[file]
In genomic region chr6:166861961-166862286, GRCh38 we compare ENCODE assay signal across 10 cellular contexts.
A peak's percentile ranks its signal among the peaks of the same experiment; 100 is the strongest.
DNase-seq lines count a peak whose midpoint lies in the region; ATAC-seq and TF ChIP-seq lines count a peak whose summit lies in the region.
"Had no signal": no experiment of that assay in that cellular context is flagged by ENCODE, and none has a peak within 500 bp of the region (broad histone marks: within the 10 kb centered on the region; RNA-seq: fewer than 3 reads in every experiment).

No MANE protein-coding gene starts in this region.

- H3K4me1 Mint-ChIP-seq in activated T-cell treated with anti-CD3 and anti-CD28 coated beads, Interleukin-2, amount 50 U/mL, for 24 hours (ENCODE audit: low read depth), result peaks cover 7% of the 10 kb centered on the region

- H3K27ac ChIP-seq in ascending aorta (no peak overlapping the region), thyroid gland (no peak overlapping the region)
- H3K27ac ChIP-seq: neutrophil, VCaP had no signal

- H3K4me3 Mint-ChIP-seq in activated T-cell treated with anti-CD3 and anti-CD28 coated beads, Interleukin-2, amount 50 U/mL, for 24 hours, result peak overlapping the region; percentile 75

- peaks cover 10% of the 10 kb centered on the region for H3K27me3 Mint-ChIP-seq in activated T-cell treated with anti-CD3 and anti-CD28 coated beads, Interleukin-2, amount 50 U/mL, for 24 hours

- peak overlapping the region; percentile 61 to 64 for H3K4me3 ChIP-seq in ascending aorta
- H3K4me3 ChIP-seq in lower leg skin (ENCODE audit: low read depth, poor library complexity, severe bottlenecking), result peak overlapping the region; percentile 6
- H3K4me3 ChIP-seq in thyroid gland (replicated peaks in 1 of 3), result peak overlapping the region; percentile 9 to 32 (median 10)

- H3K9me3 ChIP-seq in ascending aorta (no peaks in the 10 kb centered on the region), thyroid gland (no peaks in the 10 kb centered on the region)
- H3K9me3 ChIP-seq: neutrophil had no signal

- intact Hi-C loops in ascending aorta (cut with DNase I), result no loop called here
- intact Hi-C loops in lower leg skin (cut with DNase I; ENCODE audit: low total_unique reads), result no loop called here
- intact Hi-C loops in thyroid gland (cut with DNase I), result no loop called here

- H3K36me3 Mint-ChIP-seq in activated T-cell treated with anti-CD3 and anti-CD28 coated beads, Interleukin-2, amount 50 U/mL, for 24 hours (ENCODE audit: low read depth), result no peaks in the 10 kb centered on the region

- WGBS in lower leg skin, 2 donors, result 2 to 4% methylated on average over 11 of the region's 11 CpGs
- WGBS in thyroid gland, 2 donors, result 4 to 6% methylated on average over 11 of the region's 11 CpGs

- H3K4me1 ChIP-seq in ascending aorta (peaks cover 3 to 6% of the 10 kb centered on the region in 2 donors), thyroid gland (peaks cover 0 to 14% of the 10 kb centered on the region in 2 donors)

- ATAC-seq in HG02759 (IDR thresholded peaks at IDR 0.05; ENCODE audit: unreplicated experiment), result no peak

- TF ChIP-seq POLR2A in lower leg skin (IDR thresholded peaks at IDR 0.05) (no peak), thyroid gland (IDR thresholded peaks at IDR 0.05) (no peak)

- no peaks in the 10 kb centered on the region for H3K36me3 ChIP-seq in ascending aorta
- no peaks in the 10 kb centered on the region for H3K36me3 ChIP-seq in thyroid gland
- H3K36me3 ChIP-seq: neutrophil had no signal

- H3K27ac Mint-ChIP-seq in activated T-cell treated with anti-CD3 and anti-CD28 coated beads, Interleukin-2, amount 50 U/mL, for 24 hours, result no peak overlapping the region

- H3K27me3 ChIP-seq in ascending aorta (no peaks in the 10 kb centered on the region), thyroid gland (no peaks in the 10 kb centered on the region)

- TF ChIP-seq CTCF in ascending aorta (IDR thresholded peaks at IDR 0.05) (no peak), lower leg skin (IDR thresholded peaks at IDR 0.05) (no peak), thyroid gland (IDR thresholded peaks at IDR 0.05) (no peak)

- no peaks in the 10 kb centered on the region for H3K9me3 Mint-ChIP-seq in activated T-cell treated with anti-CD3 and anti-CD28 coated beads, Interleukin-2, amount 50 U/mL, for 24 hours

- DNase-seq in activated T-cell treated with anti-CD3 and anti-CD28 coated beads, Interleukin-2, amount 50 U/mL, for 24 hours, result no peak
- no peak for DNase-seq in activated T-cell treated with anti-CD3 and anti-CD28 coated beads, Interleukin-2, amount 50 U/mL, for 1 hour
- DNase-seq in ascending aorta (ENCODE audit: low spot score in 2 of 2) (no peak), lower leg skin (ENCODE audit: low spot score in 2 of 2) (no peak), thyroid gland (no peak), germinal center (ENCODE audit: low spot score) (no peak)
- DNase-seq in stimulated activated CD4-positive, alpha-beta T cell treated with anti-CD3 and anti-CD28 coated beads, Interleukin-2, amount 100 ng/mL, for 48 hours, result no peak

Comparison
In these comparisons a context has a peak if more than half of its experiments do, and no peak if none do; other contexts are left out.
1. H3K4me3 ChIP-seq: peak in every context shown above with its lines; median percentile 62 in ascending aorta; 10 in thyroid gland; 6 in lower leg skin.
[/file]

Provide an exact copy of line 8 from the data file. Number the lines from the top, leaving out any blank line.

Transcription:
- H3K27ac ChIP-seq: neutrophil, VCaP had no signal